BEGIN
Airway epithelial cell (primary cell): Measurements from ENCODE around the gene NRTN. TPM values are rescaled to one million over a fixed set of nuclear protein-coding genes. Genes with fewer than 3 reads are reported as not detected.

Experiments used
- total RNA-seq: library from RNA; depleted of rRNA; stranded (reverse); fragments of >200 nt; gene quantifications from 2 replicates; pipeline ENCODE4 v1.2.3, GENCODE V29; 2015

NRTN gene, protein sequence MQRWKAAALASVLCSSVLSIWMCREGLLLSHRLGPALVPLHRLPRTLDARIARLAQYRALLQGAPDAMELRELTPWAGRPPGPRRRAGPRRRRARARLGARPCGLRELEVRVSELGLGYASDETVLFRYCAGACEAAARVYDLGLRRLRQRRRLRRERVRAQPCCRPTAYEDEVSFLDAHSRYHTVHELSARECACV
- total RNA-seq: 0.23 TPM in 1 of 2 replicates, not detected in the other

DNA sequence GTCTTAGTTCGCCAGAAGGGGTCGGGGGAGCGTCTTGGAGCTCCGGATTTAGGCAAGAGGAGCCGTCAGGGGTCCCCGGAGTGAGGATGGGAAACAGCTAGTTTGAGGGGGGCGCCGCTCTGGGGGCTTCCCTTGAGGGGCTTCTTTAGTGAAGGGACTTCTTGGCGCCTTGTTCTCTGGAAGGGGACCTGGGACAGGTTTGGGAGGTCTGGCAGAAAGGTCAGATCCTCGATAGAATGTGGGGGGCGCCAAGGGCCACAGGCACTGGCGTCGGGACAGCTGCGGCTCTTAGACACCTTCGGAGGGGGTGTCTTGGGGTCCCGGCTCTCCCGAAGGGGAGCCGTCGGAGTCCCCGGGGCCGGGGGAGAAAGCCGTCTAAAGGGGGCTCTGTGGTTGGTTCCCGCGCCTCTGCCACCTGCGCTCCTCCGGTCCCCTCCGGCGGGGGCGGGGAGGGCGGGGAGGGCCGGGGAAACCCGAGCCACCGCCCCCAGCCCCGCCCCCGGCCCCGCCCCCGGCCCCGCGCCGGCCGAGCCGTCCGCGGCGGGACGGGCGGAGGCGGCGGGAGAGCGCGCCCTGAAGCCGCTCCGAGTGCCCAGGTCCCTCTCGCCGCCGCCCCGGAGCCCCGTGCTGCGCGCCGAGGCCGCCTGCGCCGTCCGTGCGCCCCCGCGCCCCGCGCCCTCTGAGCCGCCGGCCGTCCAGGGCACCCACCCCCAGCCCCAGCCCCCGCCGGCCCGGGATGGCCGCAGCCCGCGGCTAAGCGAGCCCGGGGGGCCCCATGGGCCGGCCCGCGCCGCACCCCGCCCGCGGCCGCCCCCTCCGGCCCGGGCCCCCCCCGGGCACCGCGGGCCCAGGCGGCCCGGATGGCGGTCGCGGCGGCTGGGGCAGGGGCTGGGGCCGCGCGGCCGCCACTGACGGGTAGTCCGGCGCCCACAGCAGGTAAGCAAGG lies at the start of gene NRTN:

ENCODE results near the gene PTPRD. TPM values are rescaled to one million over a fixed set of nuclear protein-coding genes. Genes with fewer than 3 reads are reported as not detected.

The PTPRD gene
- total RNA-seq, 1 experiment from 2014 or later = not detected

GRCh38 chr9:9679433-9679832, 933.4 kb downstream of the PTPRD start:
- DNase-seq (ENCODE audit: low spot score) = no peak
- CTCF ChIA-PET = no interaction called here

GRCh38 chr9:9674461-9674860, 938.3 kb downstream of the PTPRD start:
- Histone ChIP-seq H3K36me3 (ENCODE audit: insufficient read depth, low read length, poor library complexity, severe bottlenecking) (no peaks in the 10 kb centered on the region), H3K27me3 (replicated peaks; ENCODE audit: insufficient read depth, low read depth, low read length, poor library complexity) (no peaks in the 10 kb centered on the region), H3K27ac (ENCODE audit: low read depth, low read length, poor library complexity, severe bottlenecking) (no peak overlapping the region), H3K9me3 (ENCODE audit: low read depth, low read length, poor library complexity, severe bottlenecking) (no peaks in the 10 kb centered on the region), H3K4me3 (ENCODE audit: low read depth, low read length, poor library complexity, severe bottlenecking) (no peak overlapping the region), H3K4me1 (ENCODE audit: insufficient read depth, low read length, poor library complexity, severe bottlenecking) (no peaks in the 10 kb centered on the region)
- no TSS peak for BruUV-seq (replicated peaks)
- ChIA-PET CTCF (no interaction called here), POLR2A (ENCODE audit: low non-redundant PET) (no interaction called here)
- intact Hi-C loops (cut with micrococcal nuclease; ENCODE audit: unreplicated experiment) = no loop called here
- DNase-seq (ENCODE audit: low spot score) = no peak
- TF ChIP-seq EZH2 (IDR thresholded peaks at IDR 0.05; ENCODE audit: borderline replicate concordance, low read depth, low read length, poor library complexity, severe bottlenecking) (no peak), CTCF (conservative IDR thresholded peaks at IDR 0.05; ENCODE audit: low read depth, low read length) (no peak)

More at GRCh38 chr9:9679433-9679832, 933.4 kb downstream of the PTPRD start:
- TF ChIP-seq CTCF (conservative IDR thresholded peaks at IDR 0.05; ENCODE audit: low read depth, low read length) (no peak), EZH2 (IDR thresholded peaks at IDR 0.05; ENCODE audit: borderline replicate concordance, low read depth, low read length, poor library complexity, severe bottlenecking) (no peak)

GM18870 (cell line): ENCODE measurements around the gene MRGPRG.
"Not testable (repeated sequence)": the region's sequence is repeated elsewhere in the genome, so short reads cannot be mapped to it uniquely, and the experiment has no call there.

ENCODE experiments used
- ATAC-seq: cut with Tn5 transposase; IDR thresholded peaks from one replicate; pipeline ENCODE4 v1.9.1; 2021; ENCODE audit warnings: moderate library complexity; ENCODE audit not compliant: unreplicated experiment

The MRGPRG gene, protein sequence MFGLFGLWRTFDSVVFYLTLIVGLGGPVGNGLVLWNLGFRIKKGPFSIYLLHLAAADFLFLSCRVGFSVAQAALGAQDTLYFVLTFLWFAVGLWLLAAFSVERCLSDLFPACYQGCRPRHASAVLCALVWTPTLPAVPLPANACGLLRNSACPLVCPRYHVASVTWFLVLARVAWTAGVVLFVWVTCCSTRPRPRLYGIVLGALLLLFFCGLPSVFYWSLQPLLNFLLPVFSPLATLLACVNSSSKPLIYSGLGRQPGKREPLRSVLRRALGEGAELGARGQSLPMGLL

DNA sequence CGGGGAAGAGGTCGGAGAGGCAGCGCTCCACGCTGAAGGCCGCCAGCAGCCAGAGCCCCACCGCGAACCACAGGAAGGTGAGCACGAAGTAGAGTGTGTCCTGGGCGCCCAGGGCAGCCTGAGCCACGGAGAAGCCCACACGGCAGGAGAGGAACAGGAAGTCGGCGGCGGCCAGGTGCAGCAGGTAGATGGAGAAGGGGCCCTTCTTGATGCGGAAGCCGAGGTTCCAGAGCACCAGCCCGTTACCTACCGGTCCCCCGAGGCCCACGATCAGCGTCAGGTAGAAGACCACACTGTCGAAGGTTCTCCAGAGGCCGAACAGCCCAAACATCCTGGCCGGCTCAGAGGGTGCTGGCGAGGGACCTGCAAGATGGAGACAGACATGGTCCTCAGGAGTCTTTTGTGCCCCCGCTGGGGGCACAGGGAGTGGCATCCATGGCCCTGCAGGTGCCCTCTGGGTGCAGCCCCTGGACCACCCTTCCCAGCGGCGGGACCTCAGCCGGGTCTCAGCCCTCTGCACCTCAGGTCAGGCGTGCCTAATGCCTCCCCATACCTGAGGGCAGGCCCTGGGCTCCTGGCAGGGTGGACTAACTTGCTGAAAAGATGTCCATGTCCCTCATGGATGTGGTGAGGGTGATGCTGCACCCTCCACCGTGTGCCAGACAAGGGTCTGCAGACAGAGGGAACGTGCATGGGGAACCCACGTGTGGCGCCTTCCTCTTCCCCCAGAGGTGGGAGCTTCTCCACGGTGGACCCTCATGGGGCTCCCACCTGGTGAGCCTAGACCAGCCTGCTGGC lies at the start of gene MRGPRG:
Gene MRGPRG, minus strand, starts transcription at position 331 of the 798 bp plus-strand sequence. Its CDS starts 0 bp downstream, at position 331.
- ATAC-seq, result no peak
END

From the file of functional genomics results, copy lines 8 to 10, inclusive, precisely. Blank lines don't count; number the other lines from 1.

The PTPRD gene
- total RNA-seq, 1 experiment from 2014 or later = not detected

GRCh38 chr9:9679433-9679832, 933.4 kb downstream of the PTPRD start: